Traumatic diaphragmatic ruptures are rare cases that cannot be diagnosed in 90% of patients in emergency rooms.[1-8] More than half of the 90% are not accurately diagnosed due to the prioritization of the symptoms of injuries from other injured organs, or they may be misdiagnosed.[10] Diaphragmatic injuries are mostly seen in young adults and occur four times more often in males than females.[10] In our study, 75.60% of the patients were male and 24.40% were female, which is compatible with the literature. They had a median age of 41.9 years (range 7-71 years). Diaphragmatic injuries generally occur by blunt or penetrating trauma to the thoracoabdominal region, and blunt trauma is usually caused by motor vehicle accidents.[5,11]

The incidence of diaphragmatic injury in thoracoabdominal injuries is 5%.[11] In two studies, the incidence rates were 3.8% and 2.4%.[12,13] Rubikas[10] examined autopsy cases and reported the rate as 2.1% for blunt trauma and 3.4% for penetrating trauma. In our study, there were 863 patients with thoracoabdominal trauma and 41 (4.75%) had TDR.

Traumatic diaphragmatic rupture should be considered in penetrating trauma below the third and fourth intercostal space and in blunt and penetrating trauma to the upper abdominal region.[13] Wounds to the lower thorax and upper abdomen may cause TDR without clinical findings and can be diagnosed during surgery.[11] Early diagnosis in penetrating injuries is by early exploration.[5,10]

Keeping the possibility of diaphragmatic rupture in mind is important. Posteroanterior chest X-rays and thoracic CT scans may aid in the diagnosis, especially in herniation cases.[1,2,7] The findings of pneumothorax, hemothorax, elevation, irregularity in the borders of the diaphragm, and fractures and contusions in the lung parenchyma are all warning signs. We used PA chest X-ray, ultrasound, peritoneal lavage, and CT for diagnosis. The diagnostic value of peritoneal lavage was 80% in the early diagnosis of TDR. The false negative results were about 20%.[8,9] In our patients, the false negative rate was 75%; therefore, we believe that peritoneal lavage is not helpful in the diagnosis.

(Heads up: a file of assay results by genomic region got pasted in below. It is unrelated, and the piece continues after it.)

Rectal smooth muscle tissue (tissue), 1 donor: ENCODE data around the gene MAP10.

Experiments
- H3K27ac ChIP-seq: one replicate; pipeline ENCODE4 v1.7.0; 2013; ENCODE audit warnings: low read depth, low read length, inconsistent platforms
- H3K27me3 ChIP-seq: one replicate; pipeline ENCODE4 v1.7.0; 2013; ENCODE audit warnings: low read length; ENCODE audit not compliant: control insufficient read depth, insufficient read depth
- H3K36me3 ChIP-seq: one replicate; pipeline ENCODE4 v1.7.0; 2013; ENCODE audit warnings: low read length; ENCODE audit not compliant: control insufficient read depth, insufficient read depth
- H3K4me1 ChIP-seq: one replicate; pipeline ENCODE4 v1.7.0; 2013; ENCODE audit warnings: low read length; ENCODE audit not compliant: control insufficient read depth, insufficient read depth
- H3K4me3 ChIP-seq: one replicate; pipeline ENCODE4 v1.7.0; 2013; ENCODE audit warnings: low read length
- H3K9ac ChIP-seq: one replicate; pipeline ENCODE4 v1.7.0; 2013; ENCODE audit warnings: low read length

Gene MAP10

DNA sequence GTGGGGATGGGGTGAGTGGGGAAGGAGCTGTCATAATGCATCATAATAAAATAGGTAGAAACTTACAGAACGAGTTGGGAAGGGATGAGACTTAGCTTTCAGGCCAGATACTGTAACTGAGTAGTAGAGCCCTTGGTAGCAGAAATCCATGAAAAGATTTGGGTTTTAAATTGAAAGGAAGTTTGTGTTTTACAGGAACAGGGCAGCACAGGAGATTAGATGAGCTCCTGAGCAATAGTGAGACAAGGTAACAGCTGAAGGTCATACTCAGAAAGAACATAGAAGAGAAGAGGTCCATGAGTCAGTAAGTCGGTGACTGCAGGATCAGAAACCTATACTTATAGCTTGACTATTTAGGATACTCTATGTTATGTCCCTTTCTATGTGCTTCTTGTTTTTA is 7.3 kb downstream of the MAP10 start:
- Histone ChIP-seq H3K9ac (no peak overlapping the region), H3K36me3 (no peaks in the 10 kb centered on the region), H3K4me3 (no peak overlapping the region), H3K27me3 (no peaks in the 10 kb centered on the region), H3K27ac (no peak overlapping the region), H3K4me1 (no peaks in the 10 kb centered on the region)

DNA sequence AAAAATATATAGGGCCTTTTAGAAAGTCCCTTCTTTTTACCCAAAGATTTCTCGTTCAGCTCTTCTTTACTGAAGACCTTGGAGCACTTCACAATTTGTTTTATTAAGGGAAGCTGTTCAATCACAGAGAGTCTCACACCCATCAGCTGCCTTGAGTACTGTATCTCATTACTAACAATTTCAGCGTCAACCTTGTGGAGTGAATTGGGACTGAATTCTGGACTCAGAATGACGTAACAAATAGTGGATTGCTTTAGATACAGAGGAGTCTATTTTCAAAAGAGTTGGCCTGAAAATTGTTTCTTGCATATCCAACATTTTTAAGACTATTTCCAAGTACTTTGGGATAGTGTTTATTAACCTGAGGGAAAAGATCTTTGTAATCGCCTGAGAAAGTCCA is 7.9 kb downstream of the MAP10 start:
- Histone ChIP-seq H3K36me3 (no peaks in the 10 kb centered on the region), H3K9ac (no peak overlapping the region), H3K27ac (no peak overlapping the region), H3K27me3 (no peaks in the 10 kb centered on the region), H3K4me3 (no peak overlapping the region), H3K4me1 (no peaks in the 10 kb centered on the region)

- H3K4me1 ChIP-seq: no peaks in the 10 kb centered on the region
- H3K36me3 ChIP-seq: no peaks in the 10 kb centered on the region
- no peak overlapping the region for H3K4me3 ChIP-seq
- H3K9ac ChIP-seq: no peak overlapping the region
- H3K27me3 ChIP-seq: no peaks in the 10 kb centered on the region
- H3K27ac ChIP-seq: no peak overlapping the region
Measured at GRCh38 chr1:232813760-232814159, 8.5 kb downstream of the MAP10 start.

Laparoscopy and video-assisted thoracic surgery (VATS) have recently been advocated as tools to establish the diagnosis in stable patients with a high index of suspicion for injury of the diaphragm.[14]

The authors feel that VATS is best reserved for stable patients when intra-abdominal and contralateral diaphragmatic injuries are excluded.[15]

Divisi et al.[16] recommended VATS for the diagnosis of traumatic rupture of the diaphragm, especially in cases involving liver herniation into the thorax.

Patients with penetrating injuries to the left lower chest with no indication of a need for a laparotomy should undergo videoscopic evaluation of the left hemidiaphragm.[17]

Nel and Warren[18] reported the reliability of thoracoscopy in evaluating the diaphragm in their study of 55 patients.

Freeman et al.[19] analyzed 171 patients who underwent a VATS assessment of a hemidiaphragm following penetrating chest trauma and identified five independent risk factors for TDR. These were an abnormal chest radiograph, associated intra-abdominal injuries, high velocity mechanism of injury, a penetrating injury inferior to the nipple line or scapula, and a right-sided penetrating injury.

They concluded that those patients without clear-cut indications for a thoracotomy or laparotomy should be considered for VATS if they had two or more predictors of TDR.

Video-assisted thoracic surgery techniques require a patient who is able to withstand one-lung ventilation; however, this is not tolerable in the majority of multi-trauma patients. Consequently, laparoscopy seems to be a more feasible diagnostic tool than VATS.[14]

The disadvantages of VATS are related to using a double-lumen endobronchial tube and the fact that the contralateral hemidiaphragm cannot be visualized. In some cases, laparoscopy following VATS can help to assess the intra-abdominal viscera and inspect the contralateral hemidiaphragm.[20,21] Laparoscopy allows for the assessment and repair of the diaphragm.[22]

In a prospective study involving penetrating injuries to the left lower chest which did not require a laparotomy, routine diagnostic laparoscopy identified occult diaphragmatic injuries in 24% of the patients.[23] For hemodynamically stable patients, diagnostic laparoscopy is utilized for patients sustaining left thoracoabdominal penetrating trauma.